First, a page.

Subsequently, Copeland protested against the establishment of a hosted website for Australian euthanasia-activist Philip Nitschke's Exit International organisation, and approached the New Zealand Ministers of Immigration and Information Technology, as well as the New Zealand Police, seeking to frustrate Nitschke's attempts to resettle in that country. Some critics[who?] speculated that Copeland would try to introduce a Private Member's Bill equivalent to Australia's federal Criminal Code Amendment (Suicide Related Material Offences) Act 2005, but this never eventuated.

Copeland wanted to introduce a private member's ballot bill designed to require women seeking abortion to undergo mandatory counselling covering both proceeding with the pregnancy and abortion prior to making a decision. This bill, the Contraception, Sterilisation and Abortion (Informed Consent) Bill, resembled Australian Capital Territory legislation repealed several years ago. Women do not have to consult optional counselling services under the Contraception, Sterilisation, and Abortion Act 1977. As a devout Catholic, Copeland espoused pro-life views in debates about abortion, and believed that women do "not" receive "relevant information"[this quote needs a citation] related to abortion procedures, hence the title to the Bill, which was never drawn from the ballot for private members bills.

However the advocacy groups Family Planning Association and Abortion Law Reform Association of New Zealand questioned the accuracy of the purported evidential basis for "informed consent" from the "pro-life" perspective.[citation needed] Copeland argued against the appointment of a member to the Abortion Supervisory Committee on the grounds of a conflict of interest: the member concerned acted as a certifying consultant for abortions and at the same time performed abortions as an operating surgeon. Instead, he attempted to have a pro-life Pacific Island female doctor appointed to the Committee, but failed, 81 votes to 36.[citation needed]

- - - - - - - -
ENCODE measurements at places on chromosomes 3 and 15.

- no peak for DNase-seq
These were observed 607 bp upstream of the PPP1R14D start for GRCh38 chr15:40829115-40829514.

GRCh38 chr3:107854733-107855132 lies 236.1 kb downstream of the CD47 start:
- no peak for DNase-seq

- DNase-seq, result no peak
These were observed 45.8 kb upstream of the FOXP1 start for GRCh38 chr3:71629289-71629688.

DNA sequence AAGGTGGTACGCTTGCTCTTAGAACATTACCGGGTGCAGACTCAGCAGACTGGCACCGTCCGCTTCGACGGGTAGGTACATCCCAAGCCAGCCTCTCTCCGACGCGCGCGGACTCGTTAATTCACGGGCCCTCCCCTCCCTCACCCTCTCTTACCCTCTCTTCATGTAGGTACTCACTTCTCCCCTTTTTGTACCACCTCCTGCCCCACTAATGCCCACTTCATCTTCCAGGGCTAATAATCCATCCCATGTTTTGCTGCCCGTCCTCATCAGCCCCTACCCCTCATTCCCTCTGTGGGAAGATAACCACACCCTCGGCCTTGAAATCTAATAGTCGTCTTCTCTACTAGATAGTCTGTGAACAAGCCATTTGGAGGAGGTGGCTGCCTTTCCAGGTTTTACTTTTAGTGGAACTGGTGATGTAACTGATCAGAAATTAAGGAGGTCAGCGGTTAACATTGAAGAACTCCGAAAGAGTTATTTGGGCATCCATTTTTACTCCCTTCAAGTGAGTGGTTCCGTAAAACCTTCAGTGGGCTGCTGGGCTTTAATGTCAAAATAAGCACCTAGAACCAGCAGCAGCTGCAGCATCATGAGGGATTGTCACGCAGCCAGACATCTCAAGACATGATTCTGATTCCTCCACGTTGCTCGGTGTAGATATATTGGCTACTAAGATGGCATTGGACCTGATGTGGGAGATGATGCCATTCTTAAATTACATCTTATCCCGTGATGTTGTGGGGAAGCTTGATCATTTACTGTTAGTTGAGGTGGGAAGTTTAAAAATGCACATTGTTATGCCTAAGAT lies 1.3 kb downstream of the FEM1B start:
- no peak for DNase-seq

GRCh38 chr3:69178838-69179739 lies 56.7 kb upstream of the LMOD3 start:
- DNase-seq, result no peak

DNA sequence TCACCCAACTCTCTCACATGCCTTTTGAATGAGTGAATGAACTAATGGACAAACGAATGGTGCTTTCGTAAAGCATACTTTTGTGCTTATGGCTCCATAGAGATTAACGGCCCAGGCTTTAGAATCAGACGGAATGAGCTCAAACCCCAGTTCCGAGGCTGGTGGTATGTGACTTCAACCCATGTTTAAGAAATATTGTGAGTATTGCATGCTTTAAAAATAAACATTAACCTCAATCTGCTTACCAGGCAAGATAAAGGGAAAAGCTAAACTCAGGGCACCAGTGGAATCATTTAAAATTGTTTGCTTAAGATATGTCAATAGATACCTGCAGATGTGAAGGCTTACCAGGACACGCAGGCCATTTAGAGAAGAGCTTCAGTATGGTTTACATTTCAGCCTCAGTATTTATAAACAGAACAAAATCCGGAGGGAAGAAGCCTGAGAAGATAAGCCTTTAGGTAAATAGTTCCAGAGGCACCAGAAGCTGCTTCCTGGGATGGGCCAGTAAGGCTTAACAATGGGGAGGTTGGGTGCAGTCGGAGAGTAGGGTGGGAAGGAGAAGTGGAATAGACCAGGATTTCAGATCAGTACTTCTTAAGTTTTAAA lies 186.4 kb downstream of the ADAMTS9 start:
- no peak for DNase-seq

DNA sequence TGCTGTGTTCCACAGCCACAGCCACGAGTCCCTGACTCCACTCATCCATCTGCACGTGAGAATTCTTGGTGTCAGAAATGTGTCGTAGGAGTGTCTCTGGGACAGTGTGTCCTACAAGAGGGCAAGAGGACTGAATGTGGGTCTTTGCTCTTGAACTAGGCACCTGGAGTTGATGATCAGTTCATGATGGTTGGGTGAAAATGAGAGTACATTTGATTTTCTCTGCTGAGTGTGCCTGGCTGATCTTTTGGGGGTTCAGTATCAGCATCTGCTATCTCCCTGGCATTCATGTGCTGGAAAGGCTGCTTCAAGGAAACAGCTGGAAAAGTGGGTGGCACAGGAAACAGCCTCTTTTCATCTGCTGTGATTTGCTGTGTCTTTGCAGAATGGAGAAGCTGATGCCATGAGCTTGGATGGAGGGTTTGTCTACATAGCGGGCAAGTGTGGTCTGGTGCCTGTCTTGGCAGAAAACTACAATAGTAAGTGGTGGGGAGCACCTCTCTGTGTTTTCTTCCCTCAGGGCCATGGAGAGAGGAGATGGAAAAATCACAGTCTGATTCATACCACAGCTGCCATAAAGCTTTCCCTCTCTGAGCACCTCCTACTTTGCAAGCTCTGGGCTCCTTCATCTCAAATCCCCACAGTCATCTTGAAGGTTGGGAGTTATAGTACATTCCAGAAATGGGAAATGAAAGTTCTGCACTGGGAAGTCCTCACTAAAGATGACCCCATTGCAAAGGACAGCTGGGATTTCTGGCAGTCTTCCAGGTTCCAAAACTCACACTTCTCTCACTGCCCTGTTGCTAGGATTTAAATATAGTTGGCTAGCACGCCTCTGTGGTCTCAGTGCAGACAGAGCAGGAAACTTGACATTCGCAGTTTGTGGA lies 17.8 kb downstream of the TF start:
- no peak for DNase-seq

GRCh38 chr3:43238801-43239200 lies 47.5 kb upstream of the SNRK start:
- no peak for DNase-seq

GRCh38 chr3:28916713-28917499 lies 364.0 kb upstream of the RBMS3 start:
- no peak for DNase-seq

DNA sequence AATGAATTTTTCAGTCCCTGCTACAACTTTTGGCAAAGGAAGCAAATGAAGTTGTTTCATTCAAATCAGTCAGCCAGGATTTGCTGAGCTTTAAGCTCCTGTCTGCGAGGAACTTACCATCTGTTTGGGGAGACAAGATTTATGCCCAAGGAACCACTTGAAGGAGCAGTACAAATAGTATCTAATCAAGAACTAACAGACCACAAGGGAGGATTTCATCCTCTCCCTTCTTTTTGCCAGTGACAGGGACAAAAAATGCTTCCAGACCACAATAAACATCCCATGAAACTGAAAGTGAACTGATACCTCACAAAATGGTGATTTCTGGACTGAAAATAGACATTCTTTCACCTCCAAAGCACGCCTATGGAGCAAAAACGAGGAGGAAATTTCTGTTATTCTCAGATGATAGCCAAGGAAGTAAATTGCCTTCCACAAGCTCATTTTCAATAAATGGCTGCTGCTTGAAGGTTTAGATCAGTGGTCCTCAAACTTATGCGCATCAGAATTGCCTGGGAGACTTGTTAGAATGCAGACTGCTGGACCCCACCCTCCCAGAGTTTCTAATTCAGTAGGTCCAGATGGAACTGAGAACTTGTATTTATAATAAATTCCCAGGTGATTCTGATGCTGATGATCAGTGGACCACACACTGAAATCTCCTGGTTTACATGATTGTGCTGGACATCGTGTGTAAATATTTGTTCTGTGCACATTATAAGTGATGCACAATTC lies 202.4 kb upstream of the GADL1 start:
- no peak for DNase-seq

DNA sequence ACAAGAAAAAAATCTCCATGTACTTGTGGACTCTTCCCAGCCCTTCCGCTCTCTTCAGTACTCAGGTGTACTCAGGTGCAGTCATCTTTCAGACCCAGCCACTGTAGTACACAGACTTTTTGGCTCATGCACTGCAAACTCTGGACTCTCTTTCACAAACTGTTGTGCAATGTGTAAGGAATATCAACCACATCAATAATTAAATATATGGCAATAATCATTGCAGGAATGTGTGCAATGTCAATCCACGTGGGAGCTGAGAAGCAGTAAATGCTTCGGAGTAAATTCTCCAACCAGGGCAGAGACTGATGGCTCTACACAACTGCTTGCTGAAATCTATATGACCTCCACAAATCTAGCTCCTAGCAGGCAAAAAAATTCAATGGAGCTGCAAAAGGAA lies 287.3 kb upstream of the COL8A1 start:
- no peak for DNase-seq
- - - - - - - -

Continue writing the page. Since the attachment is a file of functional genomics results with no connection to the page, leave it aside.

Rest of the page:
Opposition to prohibiting parental corporal punishment[edit]

Copeland criticised Sue Bradford's private member's Child Discipline Bill (introduced in 2005), an amendment to New Zealand's Crimes Act 1961 which removed the legal defence of "reasonable force" for parents prosecuted for assault on their children, and had previously obtained a Queen's Counsel opinion confirming that legal position. Sue Bradford said that the fact that Copeland did not disclose that his Queen's Counsel, Peter McKenzie, had previously represented Christian organisations like Right to Life New Zealand and the Society for Promotion of Community Standards[2] undermined the opinion. (McKenzie represented the Society for the Promotion of Community Standards in its campaign against the film Baise-Moi and in its attempts to get anti-homosexuality videos into schools, and other groups like the pro-life campaigners Right to Life.) Bradford said that she preferred to listen to New Zealand Law Commission president, law professor, and former Labour Party Prime Minister Sir Geoffrey Palmer's legal advice:

"I prefer the expert legal consideration given to my bill during the select committee process by the Law Commission experts, that included Sir Geoffrey Palmer."[citation needed]

However this turned out to be only part of the story when Sir Geoffrey confirmed the Peter McKenzie opinion was correct, even saying that he was delighted with it because that is exactly what the Law Commission had been asked to do. However, others[who?] argued that McKenzie's previous clients had nothing to do with the quality of his legal opinion or with the correctness (or not) of that legal opinion and Sue Bradford subsequently apologised to him for attacking the messenger rather than the message.

Resignation from United Future[edit]